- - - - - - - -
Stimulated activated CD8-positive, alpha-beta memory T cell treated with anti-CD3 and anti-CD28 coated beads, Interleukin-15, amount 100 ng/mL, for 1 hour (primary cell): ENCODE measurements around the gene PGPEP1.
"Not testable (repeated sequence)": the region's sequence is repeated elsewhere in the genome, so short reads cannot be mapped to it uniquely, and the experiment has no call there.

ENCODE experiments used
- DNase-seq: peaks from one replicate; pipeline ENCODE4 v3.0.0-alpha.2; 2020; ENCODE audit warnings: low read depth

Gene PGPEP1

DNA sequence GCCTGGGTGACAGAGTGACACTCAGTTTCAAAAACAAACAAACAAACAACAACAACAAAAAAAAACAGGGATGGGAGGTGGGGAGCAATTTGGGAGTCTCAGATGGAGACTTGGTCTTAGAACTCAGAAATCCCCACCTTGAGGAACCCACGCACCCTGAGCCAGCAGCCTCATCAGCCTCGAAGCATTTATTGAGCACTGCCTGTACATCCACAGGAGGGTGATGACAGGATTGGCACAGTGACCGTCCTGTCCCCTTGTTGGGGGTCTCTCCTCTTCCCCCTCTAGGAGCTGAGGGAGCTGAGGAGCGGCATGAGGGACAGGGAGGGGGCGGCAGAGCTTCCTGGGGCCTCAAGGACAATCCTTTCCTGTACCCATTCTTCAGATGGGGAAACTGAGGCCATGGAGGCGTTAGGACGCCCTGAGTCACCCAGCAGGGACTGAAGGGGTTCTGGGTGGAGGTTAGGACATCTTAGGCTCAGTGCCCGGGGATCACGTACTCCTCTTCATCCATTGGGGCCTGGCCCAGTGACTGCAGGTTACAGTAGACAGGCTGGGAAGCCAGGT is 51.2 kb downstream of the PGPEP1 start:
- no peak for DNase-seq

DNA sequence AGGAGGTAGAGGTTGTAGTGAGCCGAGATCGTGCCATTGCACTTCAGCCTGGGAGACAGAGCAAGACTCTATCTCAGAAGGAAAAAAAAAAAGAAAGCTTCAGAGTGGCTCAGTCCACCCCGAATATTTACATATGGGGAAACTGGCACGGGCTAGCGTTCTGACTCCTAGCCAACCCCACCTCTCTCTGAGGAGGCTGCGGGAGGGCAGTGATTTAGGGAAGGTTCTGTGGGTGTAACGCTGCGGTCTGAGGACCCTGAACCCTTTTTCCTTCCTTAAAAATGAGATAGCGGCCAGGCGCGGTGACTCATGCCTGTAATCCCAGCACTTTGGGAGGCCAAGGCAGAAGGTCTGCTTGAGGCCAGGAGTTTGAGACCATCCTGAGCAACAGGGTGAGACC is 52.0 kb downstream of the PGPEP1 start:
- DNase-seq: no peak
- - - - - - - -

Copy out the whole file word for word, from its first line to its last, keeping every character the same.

Stimulated activated CD8-positive, alpha-beta memory T cell treated with anti-CD3 and anti-CD28 coated beads, Interleukin-15, amount 100 ng/mL, for 1 hour (primary cell): ENCODE measurements around the gene PGPEP1.
"Not testable (repeated sequence)": the region's sequence is repeated elsewhere in the genome, so short reads cannot be mapped to it uniquely, and the experiment has no call there.

ENCODE experiments used
- DNase-seq: peaks from one replicate; pipeline ENCODE4 v3.0.0-alpha.2; 2020; ENCODE audit warnings: low read depth

Gene PGPEP1

DNA sequence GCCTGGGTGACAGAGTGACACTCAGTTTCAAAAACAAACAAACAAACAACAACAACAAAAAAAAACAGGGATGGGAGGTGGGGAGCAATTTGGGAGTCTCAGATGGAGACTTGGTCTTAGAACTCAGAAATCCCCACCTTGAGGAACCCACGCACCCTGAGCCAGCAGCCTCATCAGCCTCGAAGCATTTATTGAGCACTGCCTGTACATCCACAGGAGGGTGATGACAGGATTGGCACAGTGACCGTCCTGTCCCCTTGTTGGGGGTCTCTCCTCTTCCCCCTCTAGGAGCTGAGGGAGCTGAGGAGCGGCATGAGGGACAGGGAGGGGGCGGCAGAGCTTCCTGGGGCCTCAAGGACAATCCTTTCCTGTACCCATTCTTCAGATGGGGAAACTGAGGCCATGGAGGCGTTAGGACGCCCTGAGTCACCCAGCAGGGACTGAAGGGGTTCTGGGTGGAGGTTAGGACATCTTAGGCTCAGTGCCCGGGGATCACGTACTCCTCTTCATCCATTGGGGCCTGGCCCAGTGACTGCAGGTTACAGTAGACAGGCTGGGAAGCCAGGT is 51.2 kb downstream of the PGPEP1 start:
- no peak for DNase-seq

DNA sequence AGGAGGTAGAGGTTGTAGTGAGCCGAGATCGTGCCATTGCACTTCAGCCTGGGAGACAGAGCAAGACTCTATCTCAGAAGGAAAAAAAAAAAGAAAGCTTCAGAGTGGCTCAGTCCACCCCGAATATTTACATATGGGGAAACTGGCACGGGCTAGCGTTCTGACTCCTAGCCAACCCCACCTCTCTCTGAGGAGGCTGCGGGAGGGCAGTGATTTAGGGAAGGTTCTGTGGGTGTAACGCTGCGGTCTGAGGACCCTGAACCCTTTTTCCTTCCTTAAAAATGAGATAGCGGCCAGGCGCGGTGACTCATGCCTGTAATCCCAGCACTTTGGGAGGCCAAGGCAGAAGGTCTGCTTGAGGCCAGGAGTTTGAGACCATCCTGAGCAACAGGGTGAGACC is 52.0 kb downstream of the PGPEP1 start:
- DNase-seq: no peak